archaea

All Noun
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  • There are four types of cell wall currently known among the Archaea.
  • This is a relatively wide range when compared to other archaea.
  • So far, the Archaea have been further divided into four recognized phyla.
  • The growing amount of supporting data led the scientific community to accept the Archaea by the mid-1980s.
  • By the end of the 20th century, archaea had been identified in non-extreme environments as well.
  • The archaea and eukaryotes are more closely related to each other than either is to the bacteria.
  • It is also produced by some other bacteria and archaea.
  • This relationship allows the virus to replicate inside the archaea without being destroyed by the environment.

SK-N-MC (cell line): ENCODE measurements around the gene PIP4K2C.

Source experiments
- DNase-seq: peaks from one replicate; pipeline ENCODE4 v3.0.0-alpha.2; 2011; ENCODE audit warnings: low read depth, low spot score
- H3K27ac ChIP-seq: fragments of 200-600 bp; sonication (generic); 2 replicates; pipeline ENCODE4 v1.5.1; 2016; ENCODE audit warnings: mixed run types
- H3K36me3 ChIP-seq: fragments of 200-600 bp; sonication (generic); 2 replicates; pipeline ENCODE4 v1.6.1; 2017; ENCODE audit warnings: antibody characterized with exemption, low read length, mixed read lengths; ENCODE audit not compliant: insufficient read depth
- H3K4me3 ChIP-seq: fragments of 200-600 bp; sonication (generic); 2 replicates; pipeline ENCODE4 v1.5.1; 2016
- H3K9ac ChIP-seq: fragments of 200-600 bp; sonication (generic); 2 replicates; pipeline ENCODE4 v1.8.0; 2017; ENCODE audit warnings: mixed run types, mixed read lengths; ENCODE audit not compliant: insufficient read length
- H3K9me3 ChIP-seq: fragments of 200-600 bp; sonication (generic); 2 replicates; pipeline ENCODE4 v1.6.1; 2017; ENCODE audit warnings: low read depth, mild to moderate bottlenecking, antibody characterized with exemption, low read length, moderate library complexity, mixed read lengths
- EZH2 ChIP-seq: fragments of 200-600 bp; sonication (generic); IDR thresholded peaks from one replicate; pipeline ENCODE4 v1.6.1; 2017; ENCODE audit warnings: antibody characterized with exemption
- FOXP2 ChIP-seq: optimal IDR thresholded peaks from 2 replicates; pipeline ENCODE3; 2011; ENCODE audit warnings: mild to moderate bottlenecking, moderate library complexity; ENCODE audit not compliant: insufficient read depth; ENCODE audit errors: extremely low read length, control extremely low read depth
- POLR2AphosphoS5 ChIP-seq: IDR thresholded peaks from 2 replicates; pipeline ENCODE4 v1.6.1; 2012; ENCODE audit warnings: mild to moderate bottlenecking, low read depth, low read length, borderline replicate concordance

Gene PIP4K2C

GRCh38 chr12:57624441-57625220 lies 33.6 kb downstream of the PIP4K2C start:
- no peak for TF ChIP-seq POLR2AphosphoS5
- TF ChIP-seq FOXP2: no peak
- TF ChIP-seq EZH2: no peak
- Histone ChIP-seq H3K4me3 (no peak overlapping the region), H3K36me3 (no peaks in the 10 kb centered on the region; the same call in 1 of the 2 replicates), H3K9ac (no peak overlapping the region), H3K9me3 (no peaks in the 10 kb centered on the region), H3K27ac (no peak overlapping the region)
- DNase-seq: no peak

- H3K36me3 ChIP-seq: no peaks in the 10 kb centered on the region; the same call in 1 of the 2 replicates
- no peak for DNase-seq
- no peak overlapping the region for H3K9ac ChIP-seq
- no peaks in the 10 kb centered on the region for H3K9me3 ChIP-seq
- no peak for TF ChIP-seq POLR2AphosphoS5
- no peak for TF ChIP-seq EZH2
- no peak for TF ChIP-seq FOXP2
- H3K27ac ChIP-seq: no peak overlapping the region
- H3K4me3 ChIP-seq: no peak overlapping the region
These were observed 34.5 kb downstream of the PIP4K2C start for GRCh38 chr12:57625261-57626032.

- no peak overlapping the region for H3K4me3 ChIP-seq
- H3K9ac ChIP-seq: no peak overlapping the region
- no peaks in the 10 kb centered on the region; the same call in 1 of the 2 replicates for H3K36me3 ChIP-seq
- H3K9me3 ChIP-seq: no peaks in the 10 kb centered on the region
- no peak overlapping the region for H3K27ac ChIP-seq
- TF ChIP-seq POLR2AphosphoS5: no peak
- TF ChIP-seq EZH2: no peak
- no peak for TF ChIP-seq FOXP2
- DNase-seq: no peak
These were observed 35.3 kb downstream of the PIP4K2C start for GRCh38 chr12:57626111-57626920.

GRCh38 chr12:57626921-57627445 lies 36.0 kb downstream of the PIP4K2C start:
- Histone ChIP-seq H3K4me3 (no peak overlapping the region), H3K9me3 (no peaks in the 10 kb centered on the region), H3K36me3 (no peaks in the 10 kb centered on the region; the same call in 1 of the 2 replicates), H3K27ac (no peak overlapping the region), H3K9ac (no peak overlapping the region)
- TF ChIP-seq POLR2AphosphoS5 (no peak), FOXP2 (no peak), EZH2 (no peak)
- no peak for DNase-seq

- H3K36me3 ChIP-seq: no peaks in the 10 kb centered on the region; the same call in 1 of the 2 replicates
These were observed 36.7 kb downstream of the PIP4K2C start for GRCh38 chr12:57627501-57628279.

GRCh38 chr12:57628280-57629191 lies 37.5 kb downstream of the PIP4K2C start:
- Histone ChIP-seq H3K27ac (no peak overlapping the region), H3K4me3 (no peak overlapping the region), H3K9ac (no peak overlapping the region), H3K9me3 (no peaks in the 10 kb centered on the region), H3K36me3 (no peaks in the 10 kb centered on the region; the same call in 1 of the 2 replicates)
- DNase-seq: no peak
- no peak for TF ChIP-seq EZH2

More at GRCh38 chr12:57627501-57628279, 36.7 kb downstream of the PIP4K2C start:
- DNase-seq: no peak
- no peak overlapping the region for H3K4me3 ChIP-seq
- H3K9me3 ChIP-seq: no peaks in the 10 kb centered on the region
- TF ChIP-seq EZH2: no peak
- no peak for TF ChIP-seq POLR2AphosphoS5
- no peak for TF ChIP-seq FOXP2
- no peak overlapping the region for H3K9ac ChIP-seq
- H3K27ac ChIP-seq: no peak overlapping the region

• The differences between archaea pointed to the importance of RNA in the early history of life.
  • One notable exception found comes from archaea, where two Sulfolobus species have been shown to contain three replicons.
  • This practice is similar to that of other Archaea and, indeed, that of bacteria.
  • Archaea exhibit a great variety of chemical reactions in their metabolism and use many sources of energy.
  • Archaea and bacteria have generally similar cell structure, but cell composition and organization set the archaea apart.
  • Other groups of archaea use sunlight as a source of energy (they are phototrophs).
  • Smaller independent pieces of DNA, called plasmids, are also found in archaea.
  • Although not truly unique, the cell walls of Archaea are unusual.
  • It is similar to and probably originated from bacteriorhodopsin (see below under archaea).
  • In these locations, chemosynthetic archaea and bacteria typically form the base of the food chain.
  • Archaea were originally described in extreme environments, such as hot springs, but have since been found in all types of habitats.
  • In this way many archaea and bacteria can swap DNA with each other.
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